At the march, Bilal couldn’t believe his eyes: “It’s something I’ll never, ever forget in my entire lifetime. So many queer people were present. Being openly, visibly queer. I felt seen for the first time. Walking on the streets, I felt I was a part of this country after all, and that there were others like me.”
Thousands of women and members of the trans and queer communities came together in 2018 and 2019 to March for equality and the abolition of patriarchal norms. “Even those who don’t know or agree with what Aurat March stands for tend to have an opinion about it,” said Leena Ghani**, an organiser for the march in Lahore, “which is telling of how much attention it has garnered and the conversations it has started.” Earlier this month, when novelist Mohammed Hanif asked his class of 21-year-olds what they thought were the most historic events in their lifetime, Aurat March was third on the list, after the War on Terror and the attempt on Malala’s life. For a generation that grew up with a fraying of public life, due to violence and insecurity, Aurat March augured the possibility of a different future.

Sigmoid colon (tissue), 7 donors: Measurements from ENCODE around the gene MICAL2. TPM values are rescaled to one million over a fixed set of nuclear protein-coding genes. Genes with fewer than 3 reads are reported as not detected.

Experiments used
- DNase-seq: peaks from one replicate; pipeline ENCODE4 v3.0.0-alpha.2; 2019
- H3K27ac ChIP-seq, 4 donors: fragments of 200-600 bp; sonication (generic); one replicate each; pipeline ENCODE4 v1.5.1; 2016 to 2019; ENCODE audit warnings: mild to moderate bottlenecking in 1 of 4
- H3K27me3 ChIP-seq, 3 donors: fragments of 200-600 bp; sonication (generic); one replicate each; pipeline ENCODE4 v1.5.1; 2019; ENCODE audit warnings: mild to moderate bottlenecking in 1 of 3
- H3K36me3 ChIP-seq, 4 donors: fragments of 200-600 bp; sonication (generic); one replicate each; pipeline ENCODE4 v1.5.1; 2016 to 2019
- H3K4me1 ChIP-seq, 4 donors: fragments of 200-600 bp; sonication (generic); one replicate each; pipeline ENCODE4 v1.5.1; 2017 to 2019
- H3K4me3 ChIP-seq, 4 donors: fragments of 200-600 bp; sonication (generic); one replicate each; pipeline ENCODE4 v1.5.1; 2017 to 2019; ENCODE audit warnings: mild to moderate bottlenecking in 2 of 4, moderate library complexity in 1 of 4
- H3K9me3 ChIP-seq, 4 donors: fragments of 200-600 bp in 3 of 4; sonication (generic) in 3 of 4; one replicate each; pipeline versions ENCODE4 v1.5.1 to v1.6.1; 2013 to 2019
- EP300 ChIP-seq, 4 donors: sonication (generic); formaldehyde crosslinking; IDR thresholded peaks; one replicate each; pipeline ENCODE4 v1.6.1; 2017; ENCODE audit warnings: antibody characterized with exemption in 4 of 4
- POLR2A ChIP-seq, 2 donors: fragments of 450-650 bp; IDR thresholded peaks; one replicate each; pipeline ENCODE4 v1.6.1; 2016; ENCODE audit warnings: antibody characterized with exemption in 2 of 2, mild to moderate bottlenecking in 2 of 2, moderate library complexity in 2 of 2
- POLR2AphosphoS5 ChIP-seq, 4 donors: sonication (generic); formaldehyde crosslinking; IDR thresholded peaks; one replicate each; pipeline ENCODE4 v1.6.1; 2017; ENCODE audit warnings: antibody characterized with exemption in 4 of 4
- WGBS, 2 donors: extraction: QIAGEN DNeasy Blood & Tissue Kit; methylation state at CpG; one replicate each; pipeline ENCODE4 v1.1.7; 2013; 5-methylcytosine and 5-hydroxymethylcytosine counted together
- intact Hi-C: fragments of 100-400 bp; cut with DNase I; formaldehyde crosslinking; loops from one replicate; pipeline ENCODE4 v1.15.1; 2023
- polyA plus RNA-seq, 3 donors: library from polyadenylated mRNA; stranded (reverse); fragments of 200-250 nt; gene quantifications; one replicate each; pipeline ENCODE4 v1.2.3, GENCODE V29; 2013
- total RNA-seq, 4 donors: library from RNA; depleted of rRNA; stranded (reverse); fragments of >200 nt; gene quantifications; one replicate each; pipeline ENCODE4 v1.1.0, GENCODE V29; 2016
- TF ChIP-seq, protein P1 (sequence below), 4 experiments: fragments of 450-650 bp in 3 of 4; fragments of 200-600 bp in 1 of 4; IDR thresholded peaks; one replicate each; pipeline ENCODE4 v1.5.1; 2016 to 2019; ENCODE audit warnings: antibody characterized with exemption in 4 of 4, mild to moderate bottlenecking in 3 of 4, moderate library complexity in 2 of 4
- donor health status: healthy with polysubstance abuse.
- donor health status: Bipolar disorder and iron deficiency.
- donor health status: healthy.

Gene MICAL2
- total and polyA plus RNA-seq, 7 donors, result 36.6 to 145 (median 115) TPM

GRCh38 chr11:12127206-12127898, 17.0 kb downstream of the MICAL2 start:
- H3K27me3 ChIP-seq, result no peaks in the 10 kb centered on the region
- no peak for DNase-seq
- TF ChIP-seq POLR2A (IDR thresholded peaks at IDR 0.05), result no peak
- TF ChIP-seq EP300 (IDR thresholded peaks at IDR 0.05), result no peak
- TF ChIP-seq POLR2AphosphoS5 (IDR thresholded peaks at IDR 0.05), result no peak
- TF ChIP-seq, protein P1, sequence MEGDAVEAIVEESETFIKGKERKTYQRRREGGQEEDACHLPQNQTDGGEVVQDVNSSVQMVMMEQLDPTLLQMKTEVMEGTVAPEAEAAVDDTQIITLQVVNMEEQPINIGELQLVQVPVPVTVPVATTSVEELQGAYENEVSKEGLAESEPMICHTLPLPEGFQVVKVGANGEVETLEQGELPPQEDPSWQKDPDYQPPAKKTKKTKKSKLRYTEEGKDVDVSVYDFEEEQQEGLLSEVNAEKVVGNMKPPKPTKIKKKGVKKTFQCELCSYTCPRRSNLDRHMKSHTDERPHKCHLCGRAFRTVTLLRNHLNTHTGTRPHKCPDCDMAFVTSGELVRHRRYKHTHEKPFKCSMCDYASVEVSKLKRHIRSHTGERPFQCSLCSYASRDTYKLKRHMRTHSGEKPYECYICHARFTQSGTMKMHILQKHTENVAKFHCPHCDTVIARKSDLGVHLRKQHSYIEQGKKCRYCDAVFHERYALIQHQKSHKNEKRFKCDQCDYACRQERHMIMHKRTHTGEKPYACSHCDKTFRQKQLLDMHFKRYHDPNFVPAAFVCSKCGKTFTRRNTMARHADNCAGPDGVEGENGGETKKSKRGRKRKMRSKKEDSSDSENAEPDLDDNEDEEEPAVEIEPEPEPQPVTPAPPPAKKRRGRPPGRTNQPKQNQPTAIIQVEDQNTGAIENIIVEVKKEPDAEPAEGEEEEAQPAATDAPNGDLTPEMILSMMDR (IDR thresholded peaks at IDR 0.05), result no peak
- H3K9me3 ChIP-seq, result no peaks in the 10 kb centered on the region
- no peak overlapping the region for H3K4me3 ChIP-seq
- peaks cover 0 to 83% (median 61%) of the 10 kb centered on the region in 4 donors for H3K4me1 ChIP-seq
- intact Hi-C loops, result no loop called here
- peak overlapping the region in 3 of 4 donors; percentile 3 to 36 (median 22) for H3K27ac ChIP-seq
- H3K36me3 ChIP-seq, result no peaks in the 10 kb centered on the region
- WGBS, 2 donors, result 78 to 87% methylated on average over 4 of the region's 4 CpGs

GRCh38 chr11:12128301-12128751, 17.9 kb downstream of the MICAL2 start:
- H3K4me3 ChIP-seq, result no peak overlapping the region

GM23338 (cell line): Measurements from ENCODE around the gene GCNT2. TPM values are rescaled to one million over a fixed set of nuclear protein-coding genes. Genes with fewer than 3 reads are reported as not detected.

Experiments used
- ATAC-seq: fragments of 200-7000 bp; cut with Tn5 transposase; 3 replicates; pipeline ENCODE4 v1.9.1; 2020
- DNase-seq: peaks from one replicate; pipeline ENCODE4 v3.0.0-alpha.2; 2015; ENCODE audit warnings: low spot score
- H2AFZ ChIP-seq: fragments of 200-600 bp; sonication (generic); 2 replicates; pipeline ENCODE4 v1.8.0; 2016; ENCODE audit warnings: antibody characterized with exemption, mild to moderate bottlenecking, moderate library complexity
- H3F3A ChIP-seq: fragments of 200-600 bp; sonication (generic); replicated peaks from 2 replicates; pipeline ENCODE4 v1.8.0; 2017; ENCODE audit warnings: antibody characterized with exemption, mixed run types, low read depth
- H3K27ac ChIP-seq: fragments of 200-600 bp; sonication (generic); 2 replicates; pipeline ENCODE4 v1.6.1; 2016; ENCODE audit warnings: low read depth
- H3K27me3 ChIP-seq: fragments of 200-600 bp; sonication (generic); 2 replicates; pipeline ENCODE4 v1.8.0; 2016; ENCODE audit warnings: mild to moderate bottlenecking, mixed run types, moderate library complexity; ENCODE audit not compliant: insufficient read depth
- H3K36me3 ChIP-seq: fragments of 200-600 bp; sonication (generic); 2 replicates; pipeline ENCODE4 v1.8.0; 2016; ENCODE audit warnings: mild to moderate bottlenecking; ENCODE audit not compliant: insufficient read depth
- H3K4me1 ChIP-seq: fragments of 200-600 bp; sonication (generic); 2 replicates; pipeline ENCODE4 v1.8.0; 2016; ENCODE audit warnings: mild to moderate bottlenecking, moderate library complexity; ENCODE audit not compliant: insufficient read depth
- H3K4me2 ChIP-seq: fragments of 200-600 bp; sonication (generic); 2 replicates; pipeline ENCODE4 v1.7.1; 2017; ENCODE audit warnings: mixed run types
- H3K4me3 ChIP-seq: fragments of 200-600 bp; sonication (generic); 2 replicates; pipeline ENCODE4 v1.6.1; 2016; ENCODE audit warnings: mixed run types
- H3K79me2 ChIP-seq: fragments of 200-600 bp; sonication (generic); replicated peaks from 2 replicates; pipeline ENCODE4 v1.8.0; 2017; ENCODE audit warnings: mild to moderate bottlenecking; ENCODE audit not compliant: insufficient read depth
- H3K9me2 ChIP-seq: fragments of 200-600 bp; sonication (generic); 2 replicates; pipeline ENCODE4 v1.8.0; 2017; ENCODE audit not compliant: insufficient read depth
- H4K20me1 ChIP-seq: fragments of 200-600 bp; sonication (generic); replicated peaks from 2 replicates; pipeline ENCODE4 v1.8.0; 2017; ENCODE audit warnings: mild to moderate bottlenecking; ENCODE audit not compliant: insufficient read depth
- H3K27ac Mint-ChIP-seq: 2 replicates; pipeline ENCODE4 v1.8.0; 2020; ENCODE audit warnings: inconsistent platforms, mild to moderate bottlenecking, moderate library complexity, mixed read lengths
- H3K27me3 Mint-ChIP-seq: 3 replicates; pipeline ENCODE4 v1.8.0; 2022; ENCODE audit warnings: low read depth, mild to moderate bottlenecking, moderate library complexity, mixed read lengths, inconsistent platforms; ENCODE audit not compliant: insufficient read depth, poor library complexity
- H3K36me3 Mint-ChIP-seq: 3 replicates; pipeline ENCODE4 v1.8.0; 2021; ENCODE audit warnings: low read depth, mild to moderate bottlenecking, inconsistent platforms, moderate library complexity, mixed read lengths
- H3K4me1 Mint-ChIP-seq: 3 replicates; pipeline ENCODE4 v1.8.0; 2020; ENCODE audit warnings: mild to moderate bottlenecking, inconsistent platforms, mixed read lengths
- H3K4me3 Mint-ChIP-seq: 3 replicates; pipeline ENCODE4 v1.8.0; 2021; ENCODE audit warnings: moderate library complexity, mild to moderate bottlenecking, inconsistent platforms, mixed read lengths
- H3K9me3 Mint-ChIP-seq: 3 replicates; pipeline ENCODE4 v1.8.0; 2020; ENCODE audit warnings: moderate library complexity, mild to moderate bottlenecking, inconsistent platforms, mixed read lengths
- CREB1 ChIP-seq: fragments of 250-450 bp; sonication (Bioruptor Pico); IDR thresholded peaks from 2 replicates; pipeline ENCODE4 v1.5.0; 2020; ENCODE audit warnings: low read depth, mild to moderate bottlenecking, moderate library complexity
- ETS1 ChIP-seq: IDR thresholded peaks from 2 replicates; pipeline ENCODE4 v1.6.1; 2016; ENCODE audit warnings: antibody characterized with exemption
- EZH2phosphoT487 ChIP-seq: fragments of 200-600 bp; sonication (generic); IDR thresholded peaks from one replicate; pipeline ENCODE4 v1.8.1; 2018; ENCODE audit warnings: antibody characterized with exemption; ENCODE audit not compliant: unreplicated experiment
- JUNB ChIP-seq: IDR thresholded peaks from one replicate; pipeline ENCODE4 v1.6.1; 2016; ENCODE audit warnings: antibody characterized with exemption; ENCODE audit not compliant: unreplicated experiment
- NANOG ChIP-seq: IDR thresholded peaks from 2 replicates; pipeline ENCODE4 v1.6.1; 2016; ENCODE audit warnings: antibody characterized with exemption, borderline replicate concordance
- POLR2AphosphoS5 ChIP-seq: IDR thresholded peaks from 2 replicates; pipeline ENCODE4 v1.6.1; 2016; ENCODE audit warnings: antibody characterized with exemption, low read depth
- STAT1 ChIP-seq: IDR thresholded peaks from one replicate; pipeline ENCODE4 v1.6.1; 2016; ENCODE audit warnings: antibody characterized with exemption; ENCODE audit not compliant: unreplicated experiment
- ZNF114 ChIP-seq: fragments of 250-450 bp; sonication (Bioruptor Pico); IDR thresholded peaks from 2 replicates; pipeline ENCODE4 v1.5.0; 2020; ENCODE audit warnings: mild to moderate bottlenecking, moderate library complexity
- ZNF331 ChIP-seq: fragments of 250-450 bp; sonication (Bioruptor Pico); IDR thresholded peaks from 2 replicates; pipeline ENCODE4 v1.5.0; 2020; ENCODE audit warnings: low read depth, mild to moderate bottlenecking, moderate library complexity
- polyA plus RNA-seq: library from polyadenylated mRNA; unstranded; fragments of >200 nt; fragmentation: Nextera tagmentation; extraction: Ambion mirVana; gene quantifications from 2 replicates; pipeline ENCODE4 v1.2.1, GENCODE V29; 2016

The ensuing backlash has made it apparent, however, that this future must be fought for fiercely.
“I felt so good after Aurat March,” says Bilal, who works as a minority grassroots organiser and is a dedicated volunteer for the march this year. “But the backlash was a very poignant moment for me. All of us were fooled for an instant that Pakistan is so progressive, that we’re able to exist in public like this. But we were brought back to the stoop the next day.”